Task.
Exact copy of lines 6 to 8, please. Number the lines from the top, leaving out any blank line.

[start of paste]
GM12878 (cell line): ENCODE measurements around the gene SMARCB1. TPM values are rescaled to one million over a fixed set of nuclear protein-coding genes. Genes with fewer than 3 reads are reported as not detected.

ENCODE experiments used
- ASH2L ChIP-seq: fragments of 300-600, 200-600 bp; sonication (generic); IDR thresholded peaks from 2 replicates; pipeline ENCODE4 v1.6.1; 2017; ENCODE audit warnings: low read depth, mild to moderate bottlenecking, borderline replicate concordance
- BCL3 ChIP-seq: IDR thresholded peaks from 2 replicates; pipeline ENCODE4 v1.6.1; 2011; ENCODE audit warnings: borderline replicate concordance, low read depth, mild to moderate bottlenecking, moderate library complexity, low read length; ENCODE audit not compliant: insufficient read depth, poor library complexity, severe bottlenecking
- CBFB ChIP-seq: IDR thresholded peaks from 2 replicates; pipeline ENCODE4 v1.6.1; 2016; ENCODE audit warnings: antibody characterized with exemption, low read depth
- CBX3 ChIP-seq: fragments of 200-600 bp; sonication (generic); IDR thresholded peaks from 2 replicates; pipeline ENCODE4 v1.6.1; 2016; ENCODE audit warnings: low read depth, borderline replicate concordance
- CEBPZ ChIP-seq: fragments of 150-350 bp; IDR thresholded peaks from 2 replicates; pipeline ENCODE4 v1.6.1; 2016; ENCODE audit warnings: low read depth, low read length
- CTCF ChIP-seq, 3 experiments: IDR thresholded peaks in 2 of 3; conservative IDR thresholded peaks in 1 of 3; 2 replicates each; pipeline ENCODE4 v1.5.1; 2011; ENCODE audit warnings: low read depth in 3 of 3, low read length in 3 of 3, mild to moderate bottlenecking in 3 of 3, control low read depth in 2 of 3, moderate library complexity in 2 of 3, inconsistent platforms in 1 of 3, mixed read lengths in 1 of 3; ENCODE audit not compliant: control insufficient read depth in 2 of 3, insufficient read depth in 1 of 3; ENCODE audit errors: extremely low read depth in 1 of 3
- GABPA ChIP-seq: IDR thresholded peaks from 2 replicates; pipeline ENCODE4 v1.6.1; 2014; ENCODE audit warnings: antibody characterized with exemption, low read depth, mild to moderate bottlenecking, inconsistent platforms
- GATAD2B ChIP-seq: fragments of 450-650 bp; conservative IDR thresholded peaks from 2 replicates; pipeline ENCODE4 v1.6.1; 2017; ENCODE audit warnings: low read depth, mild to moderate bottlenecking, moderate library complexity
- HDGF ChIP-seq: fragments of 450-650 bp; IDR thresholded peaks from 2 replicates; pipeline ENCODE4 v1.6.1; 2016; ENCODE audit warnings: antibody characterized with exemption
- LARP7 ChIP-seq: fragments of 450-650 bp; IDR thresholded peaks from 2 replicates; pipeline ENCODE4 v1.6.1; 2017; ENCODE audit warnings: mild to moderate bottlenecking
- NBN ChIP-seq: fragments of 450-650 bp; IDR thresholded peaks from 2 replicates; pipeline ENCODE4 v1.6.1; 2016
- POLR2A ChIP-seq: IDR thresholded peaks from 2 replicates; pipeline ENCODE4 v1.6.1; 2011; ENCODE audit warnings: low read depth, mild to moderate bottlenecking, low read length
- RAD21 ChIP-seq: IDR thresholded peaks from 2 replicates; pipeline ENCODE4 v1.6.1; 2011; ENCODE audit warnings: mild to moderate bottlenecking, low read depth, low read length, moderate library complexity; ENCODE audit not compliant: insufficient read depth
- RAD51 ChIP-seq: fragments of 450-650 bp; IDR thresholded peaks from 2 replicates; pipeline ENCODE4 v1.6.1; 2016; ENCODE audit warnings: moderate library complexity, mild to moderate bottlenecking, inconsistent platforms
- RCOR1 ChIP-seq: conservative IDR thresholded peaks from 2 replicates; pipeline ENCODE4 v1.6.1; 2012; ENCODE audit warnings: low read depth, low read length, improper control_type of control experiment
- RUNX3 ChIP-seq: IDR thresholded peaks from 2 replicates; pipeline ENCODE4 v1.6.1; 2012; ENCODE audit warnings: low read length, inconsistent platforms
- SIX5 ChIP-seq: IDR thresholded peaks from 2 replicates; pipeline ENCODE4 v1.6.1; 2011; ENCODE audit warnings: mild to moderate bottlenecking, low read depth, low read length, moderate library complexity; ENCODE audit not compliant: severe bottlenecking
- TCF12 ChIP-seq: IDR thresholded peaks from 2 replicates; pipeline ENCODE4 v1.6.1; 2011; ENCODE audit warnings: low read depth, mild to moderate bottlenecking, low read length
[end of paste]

- CBX3 ChIP-seq: fragments of 200-600 bp; sonication (generic); IDR thresholded peaks from 2 replicates; pipeline ENCODE4 v1.6.1; 2016; ENCODE audit warnings: low read depth, borderline replicate concordance
- CEBPZ ChIP-seq: fragments of 150-350 bp; IDR thresholded peaks from 2 replicates; pipeline ENCODE4 v1.6.1; 2016; ENCODE audit warnings: low read depth, low read length
- CTCF ChIP-seq, 3 experiments: IDR thresholded peaks in 2 of 3; conservative IDR thresholded peaks in 1 of 3; 2 replicates each; pipeline ENCODE4 v1.5.1; 2011; ENCODE audit warnings: low read depth in 3 of 3, low read length in 3 of 3, mild to moderate bottlenecking in 3 of 3, control low read depth in 2 of 3, moderate library complexity in 2 of 3, inconsistent platforms in 1 of 3, mixed read lengths in 1 of 3; ENCODE audit not compliant: control insufficient read depth in 2 of 3, insufficient read depth in 1 of 3; ENCODE audit errors: extremely low read depth in 1 of 3